Record Zero Latency Vocals With Reverb/Effects?

I might be being stupid, but is there a more elegant way of doing the below tutorial than what I’m currently doing??

Track 1: Line Input -> Send (Routed to reverb), send amount controls the overall reverb volume affect. This still doubles the signal when reverb is applied

Not sure if I understood correctly what you are trying to describe.

You wish a singer to monitor himself without latency, but with software reverb? The idea seems quite good to me. You need a soundcard with direct monitoring and a mixer built in for this, and route the input to the headphones or whatever in hardware. The trick you are trying to achieve with the reverb is a good idea. I would try to only record the 100% dry signal, not the reverb you put in just for the singer to feel some space around his/her voice. Add a 100% wet (and leveled in to taste of the singer, but not passing any dry signal) reverb to the headphone channel. You probably need to mix direct monitoring and the software reverb somehow in the sound card, I’m not sure if every device is capable of this.

Also the reverb WILL have a slight delay, but if you keep it 100% wet so it passes no dry signal (which will come from the hardware mixer) it probably won’t be noticed by the singer - and feel kind of like a slight pre-delay in the reverb, with maybe only the early reflections being a bit odd feeling if the reverb is advanced.

As for trying to monitor zero latency forget about any software mixers inside the daw. There is already delay by the audio buffers in it. You really need a sound card with a low latency hardware mixer inside to do this. Of course normally this is controlled with software, a mixer applet by the sound card manufacturer. Also it won’t be total zero latency, but very low if the soundcard is of good quality & built for recording.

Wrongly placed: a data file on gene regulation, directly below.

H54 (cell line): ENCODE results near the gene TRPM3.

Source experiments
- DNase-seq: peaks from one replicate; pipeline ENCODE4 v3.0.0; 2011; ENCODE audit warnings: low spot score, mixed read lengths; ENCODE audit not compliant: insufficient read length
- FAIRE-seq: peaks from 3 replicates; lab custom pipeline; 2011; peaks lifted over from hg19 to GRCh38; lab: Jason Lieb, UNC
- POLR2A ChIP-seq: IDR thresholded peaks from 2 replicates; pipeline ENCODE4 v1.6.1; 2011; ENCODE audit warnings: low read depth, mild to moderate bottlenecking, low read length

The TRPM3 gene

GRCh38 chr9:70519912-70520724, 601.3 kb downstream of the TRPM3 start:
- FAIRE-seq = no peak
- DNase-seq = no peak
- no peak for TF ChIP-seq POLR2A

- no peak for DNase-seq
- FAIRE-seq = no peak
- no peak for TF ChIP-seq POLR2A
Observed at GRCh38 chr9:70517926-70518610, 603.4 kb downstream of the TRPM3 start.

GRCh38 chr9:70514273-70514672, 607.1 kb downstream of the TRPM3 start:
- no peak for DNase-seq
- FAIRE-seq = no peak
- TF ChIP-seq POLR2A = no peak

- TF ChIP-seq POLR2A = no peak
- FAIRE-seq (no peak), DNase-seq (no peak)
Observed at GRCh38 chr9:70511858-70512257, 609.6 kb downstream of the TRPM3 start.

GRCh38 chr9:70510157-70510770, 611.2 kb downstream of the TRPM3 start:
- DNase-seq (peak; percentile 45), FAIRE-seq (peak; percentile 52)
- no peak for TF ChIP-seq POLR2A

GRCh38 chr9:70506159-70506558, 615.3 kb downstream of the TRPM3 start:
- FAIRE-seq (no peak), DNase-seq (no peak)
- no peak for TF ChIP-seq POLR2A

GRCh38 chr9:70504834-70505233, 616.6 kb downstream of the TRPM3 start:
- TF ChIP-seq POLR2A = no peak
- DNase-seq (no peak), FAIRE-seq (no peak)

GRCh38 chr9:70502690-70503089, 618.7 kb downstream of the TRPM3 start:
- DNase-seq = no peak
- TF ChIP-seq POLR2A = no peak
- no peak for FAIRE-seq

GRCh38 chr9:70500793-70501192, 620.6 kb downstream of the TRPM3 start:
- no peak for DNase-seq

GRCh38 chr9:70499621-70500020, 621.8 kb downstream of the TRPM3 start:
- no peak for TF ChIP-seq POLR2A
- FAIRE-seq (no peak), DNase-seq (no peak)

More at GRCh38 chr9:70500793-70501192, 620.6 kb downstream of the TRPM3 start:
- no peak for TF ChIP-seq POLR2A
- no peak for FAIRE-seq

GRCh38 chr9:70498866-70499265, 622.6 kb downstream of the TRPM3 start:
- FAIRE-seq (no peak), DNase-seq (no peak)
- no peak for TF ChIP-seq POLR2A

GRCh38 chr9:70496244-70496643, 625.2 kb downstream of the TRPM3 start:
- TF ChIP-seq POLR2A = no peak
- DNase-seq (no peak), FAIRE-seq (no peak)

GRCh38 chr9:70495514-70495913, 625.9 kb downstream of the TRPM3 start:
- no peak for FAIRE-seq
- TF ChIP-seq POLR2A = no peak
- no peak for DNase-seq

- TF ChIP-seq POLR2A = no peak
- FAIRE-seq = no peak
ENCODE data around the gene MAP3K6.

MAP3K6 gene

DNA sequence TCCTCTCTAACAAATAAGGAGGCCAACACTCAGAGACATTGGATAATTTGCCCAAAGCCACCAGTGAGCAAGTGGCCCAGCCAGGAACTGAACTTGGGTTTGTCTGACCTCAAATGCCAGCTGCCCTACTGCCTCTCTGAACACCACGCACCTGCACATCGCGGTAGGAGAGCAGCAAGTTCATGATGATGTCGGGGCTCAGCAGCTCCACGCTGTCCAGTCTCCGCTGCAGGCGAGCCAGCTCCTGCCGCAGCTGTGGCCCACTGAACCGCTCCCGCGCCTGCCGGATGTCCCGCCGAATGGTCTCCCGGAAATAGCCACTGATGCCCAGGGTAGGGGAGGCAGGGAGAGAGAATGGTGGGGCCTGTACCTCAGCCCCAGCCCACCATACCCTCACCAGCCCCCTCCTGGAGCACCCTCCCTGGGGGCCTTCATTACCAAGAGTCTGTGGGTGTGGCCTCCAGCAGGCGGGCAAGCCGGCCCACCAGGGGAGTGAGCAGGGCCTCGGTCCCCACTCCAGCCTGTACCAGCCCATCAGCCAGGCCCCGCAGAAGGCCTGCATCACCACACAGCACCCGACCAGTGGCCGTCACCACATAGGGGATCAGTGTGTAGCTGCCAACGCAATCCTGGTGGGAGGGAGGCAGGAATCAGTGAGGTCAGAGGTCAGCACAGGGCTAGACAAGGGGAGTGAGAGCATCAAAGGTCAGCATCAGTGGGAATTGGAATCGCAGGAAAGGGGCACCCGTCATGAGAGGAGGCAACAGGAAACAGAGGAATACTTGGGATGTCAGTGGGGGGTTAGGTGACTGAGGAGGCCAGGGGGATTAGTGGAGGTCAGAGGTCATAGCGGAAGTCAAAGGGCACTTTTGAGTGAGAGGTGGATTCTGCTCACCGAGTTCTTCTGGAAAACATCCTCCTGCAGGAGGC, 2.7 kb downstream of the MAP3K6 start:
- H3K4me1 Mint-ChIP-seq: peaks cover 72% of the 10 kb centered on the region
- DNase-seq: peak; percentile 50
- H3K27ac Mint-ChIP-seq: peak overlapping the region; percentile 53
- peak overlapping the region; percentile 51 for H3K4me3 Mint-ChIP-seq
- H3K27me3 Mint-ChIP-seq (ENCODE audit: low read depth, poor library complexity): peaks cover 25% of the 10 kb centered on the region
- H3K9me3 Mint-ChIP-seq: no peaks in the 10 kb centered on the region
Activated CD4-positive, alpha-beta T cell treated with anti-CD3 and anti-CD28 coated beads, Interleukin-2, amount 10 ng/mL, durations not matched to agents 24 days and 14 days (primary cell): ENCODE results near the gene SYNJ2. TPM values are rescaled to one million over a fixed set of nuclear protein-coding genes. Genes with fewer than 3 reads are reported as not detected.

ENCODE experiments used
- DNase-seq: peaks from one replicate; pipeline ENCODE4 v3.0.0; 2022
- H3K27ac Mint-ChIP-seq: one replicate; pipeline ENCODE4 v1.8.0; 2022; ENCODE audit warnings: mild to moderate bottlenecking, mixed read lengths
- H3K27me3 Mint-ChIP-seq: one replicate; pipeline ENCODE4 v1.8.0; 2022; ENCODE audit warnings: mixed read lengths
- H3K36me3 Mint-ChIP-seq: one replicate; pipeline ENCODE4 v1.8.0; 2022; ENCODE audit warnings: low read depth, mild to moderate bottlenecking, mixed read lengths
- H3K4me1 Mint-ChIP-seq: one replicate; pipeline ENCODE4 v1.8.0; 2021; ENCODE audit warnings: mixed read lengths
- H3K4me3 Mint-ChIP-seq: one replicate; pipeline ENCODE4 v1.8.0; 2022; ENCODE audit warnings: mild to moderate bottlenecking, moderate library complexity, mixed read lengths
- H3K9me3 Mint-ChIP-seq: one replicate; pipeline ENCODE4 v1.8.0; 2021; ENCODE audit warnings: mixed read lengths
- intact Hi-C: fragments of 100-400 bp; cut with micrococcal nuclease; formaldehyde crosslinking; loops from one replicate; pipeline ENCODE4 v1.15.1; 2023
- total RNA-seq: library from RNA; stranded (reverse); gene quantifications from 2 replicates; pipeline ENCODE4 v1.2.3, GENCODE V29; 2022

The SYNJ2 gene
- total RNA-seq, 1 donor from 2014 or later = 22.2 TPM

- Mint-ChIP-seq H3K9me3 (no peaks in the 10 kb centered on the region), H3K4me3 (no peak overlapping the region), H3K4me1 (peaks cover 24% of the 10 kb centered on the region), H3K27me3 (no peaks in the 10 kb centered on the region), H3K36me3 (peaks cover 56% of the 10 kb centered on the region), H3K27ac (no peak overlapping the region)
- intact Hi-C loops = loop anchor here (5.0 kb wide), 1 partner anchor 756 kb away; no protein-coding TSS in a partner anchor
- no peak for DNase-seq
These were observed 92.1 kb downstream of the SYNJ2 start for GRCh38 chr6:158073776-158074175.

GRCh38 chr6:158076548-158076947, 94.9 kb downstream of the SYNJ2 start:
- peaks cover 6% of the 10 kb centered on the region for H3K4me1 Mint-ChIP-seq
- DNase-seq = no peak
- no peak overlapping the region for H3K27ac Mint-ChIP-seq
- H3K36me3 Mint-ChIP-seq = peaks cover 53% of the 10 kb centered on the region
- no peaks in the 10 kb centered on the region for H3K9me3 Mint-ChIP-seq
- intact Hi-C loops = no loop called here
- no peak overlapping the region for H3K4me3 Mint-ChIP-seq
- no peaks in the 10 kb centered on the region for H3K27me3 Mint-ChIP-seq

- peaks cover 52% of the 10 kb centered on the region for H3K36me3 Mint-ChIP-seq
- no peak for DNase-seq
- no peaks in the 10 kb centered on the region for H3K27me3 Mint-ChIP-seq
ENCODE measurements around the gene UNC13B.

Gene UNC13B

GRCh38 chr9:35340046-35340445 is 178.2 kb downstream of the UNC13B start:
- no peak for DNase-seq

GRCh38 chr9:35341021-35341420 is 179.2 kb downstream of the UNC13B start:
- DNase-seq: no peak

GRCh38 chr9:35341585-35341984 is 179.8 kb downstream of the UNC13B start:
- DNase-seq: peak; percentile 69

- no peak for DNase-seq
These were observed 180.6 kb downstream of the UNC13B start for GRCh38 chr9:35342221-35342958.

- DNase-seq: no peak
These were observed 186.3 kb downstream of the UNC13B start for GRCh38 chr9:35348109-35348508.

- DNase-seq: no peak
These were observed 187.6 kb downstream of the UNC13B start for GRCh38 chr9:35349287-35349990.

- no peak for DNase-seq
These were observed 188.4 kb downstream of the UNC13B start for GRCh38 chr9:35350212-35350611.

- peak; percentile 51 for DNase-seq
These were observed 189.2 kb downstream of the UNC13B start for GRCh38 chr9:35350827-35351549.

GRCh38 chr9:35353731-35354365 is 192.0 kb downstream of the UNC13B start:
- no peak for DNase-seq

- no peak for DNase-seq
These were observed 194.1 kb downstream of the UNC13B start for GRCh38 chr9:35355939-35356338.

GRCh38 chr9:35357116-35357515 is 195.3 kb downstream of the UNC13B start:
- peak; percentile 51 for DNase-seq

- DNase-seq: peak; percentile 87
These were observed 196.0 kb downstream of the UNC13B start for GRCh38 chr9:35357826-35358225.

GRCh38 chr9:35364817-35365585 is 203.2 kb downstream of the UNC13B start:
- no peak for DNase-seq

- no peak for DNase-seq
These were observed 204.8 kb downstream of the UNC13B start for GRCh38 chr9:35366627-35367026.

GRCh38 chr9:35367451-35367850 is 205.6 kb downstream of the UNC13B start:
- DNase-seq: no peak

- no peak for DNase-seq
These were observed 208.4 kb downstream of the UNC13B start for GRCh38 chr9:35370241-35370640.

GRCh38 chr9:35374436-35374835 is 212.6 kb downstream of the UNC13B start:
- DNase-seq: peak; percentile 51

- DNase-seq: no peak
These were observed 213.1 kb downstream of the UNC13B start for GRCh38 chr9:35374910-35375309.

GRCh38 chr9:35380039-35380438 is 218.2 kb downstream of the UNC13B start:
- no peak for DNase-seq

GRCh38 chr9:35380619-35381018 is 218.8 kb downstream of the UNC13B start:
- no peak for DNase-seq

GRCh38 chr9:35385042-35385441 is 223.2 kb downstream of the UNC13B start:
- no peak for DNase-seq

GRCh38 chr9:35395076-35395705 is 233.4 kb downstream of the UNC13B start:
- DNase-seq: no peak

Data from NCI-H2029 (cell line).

Another trick is to really tweak and tune a pc hard for realtime performance to be able to operate with sub 3-4ms buffer roundtrip latency dropout free for recording. Then the delay will be so small that it is almost unnoticable, even for singers. And you will be able to monitor with realtime effects at leisure, even affecting the “dry” signal. If they don’t add a lot of latency, but they will probably use quite some more cpu than you are used to the lower the latency is tuned.

But I think renoise wasn’t built for this. I’d use other software for recording. And I haven’t yet managed to make it really stable at ultra low latencies, while other progs on my box can do the tight stuff after lots of tweaks applied.

Maybe one of those UAD thingies lets you do ultra low latency with (their proprietary) plugin processing. Beyond that, Oops’s suggestion is spot on

*nvm I can’t read :slight_smile:

Thanks guys. The concept of having latency when monitoring via software was alien to me, before I dug a bit deeper into why my drum machines/synths were out of sync during realtime playback (and in the case of the drums, recording)!

Great points Oops, I use a Focusrite gen 2, at around ~7ms RTT (Ableton reported) and 3ms in Renoise for stability, which is fairly low but still drifts. For home recording it’s perfect, since the margin of error is lower when recording back triggered devices (I find that it works much better than high latency devices).

But yeah, processing the sound via an external bit of hardware would near eliminate any software latency for the same effect (if passing straight in).

Generally speaking, recording via Renoise is pretty swish, but it doesn’t always behave itself when using ‘sync’ to determine the start of recording a sample (presumably from unknown latencies, but even adding extra can still give a ‘cut off’ sample). I’ll probably have a look for another DAW to handle recording for these types if need be.